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Political Wounds Picked In Feisty Debate

Fuseworks Media
Fuseworks Media

Auckland voters got the answers to the big questions last night; such as which MPs could field dress a moose and who thought United States republican vice president candidate Sarah Palin was hot.

In a lengthy and otherwise serious debate hosted by the Maxim Institute in Greenlane last night ACT's Rodney Hide, Green MP Keith Locke, Labour's Phil Goff, National MP Richard Worth, NZ First MP Pita Paraone and United Future candidate Denise Krum answered the hard questions.

No one said yes to knowing how to butcher a moose while all but Mr Hide said they would prefer Barack Obama as US President.

Several were clearly uncomfortable about being asked for an opinion on Ms Palin's attractiveness.

Mr Hide didn't think she was, Mr Locke liked her outfits, Mr Goff said no, Ms Krum thought it was a weird question and Mr Paraone did not want to jeopardise his marriage.

All except Mr Paraone had a Facebook page with Mr Worth wryly admitting; "yes I've got a thousand new best friends".

New Zealand political issues were the main focus. MPs were asked if they would agree to a binding referendum on MMP.

Mr Worth said a parliamentary committee of MPs reviewed the system; "and turkeys weren't going to vote for an early Christmas."

He thought there were better systems which prompted Mr Goff to wonder if the turkeys thinking of going into coalition with National would be happy with that.

Mr Hide retorted; "you're the one in coalition with Winston (Peters, NZ First Party leader)."

Ms Krum spoke about the ethics of Labour forming a government with other parties if it got less support than National. Mr Goff said governments were made up by more than one party and, what was she doing going on about ethics when her party turned on Labour --refusing to work with it after November 8 despite being in a coalition right now.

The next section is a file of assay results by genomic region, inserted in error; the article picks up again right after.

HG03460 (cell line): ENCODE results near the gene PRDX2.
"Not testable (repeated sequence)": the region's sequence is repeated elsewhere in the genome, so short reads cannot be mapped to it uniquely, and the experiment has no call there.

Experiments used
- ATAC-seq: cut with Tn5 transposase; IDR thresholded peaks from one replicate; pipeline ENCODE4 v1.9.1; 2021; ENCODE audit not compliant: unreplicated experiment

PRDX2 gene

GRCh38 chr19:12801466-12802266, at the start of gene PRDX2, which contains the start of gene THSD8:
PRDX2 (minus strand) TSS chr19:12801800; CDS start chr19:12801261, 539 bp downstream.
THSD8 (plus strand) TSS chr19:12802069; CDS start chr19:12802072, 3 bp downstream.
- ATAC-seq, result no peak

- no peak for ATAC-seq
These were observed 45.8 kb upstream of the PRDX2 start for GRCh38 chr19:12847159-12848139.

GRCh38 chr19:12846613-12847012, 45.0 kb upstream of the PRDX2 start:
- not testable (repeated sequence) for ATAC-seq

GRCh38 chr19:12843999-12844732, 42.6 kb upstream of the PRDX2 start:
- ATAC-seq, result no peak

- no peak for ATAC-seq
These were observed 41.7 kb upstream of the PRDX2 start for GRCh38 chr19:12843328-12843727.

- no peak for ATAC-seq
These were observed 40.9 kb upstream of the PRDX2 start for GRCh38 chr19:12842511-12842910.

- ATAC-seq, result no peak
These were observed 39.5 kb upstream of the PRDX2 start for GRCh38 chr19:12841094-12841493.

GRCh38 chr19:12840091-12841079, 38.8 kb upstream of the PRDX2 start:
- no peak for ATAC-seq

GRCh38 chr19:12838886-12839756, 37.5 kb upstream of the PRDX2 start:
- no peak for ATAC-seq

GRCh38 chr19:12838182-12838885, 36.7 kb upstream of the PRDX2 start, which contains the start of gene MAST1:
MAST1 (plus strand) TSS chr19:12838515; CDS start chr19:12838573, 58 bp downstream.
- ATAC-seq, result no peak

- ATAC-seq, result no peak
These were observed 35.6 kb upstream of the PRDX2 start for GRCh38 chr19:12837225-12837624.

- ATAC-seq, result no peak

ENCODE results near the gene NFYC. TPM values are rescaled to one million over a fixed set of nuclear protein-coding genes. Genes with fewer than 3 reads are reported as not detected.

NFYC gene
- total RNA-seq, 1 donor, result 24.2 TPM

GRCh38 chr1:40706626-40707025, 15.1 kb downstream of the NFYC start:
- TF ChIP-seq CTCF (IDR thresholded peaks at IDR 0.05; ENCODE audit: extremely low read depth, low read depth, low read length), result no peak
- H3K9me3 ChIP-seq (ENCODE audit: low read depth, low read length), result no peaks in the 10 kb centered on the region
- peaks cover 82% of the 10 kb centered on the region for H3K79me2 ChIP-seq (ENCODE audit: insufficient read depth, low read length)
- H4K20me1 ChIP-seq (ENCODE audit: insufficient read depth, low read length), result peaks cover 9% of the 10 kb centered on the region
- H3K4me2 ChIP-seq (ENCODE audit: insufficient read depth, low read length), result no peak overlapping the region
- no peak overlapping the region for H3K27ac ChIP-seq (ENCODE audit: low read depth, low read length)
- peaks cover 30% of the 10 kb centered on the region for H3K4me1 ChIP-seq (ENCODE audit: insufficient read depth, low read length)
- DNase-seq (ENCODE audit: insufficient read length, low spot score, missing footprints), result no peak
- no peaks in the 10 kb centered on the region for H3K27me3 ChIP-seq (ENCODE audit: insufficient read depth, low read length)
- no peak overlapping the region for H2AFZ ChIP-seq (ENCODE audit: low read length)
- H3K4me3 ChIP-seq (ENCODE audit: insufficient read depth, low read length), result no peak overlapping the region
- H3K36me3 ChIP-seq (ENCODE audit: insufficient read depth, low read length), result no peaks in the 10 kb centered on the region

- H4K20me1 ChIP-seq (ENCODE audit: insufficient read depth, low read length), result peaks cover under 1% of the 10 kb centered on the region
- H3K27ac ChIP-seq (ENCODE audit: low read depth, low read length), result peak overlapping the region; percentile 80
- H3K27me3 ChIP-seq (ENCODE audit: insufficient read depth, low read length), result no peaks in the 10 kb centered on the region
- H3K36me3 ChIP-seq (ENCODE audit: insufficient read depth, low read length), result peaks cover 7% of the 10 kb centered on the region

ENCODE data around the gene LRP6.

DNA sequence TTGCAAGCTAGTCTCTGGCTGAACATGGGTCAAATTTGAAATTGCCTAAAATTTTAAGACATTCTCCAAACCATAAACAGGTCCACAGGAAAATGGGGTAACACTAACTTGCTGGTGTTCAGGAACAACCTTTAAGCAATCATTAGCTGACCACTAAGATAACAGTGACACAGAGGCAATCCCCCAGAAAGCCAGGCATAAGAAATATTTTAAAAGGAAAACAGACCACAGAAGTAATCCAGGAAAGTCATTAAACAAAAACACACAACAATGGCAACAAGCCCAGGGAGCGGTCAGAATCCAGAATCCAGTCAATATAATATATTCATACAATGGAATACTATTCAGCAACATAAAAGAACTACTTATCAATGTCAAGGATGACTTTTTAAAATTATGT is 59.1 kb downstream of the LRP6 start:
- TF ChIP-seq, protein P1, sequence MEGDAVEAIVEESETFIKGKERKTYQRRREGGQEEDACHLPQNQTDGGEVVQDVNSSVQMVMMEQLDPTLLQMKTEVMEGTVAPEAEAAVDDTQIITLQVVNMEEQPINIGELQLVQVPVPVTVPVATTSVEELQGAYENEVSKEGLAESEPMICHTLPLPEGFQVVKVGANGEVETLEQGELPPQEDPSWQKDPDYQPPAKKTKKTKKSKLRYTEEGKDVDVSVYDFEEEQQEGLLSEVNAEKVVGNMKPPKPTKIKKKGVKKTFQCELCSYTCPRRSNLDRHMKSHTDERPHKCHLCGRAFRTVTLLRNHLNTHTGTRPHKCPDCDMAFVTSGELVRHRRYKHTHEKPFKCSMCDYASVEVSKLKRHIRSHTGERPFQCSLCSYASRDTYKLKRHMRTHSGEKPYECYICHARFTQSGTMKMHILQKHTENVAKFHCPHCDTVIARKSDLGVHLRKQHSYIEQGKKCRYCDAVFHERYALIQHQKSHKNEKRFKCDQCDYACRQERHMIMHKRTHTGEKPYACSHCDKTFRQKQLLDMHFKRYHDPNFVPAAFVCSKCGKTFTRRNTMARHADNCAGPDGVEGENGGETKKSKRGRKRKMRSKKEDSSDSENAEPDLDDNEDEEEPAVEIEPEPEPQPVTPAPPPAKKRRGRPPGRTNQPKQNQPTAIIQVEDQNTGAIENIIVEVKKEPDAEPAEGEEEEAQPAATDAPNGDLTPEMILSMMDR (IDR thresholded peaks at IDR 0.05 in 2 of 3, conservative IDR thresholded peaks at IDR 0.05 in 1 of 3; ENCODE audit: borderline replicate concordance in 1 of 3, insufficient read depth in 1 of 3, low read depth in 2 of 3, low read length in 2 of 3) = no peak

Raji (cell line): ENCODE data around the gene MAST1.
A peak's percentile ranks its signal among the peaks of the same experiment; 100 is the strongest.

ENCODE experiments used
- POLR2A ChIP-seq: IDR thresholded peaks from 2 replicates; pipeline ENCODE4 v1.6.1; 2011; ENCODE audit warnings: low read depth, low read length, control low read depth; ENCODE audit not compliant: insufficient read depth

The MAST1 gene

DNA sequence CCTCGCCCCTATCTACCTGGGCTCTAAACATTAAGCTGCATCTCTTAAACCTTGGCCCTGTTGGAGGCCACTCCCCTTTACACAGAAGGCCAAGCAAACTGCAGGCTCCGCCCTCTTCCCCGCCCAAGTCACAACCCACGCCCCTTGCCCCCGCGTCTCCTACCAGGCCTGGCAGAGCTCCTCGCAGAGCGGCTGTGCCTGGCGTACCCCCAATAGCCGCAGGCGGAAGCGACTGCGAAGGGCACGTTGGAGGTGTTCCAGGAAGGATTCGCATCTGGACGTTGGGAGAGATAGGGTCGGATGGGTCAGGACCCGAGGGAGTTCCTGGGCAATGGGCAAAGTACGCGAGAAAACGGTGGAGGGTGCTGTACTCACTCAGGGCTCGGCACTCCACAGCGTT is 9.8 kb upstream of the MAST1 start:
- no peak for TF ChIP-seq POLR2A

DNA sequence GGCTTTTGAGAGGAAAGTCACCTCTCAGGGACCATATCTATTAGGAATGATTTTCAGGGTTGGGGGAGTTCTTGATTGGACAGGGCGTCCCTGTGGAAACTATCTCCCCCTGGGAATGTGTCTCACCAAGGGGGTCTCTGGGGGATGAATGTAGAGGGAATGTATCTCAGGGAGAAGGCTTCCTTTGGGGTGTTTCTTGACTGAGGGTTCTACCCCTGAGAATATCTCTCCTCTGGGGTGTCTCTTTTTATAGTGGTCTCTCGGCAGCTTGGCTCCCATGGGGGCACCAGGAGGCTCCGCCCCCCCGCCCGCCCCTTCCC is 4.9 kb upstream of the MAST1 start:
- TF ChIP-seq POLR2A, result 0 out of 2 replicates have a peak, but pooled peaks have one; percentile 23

Ms Krum, Mr Goff, Mr Locke all thought New Zealand would become a republic while the others disagreed.

Other topics canvassed included nuclear power -- Mr Hide the sole supporter, legalising cannabis -- Mr Locke the only one in favour, climate change -- Mr Hide alone thought it a natural phenomena.

The value of the Family Commission was up for debate. Mr Goff said it had done some good but working for families had provided practical help.

Mr Worth was challenged about his party's changed position on the policy: "Yes, National is committed to keeping working for families."

Then there was interest free student loans, using the same world weary voice Mr Worth said National was committed to "student free loans". The audience thought that was hilarious.

Mr Goff got Mr Hide to say his salary had never been supplemented by private business while Mr Hide tried to get Mr Goff to say he wanted to take over as Labour leader which didn't happen.

Mr Peters was not present but he was at times the centre of attention.

Talking about interest free student loans Mr Paraone lost his way starting "in 2005 NZ First was the only party" when a heckler finished his sentence, "who didn't pay their money back".

Mr Paraone challenged Mr Worth to defend his party's position of refusing to work with NZ First if the New Zealand public wanted change as National argued.

"We would have to accept the consequences of your theoretical possibility but I don't think it will arise in reality," Mr Worth said.

However he didn't pledge to walk through the streets naked if proved wrong -- that happened to Mr Locke when he lost a bet at the same debate in 2005. That time Mr Locke refused to believe Mr Hide would win Epsom.

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